Motivated, as he explains in his afterword, to create a personal remembrance of the 1.5 million Jewish children killed in the Holocaust, Fleischman pairs Freddie, a struggling, ex-GI ventriloquist, with Avron, the ghost of one such victim, in a short, provocative tale that leavens the tears with laughter. Freddie's career isn't exactly taking off as he wanders postwar Europeuntil he opens a closet and discovers smart-mouthed Avron, who offers to put a better line of patter into Freddie's mouth in exchange for help finding a certain murderous SS officer. Countering Freddie's understandable reluctance with both gags and gut-wrenching war stories, Avron moves in, and Freddie begins to display stunning vocal tricks to ever-larger audiences. Avron then cajoles his host into keeping kosher, and even undergoing an ersatz (or is it?) bar mitzvah. Ultimately, the search takes the two to America, where in a satisfying (if credulity-straining) climax, they find their quarry standing trial for a new crime, and Avron exacts a triumphant revenge for the old ones. The narrative voice here sounds adult, but the talented Fleischman is still both entertaining and thoughtful. Avron's wisecracking will counterbalance matter-of-fact accounts of Nazi cruelty for young readers, but it's likely to be older ones who will best appreciate the novel's eloquent "inner voice" of conscience, which takes on a definite symbolic cast, and the way in which Freddie's public and private identities shift as the story progresses. Peters, John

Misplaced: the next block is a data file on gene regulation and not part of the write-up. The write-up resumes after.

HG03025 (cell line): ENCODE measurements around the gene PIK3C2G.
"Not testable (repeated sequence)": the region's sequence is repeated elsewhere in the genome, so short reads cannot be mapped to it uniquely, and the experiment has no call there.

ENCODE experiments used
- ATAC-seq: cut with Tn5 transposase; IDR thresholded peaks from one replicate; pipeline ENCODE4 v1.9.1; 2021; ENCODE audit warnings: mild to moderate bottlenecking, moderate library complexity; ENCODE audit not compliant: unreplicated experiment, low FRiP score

About the Author
Since his autobiography, The Abracadabra Kid: A Writer's Life, was published in 1996, Sid Fleischman has been stealing the spotlight with his exuberant brand of nonfiction. Sir Charlie: Chaplin, the Funniest Man in the World is Fleischman's fourth true tale, following the widely acclaimed The Trouble Begins at 8: A Life of Mark Twain in the Wild, Wild West and the best-selling Escape! The Story of The Great Houdini.
Fleischman's books have been made into films, performed as plays, and translated into nineteen languages. The author was awarded the Newbery Medal for The Whipping Boy. His most recent novel is The Dream Stealer. Sid Fleischman lives in Santa Monica, California.
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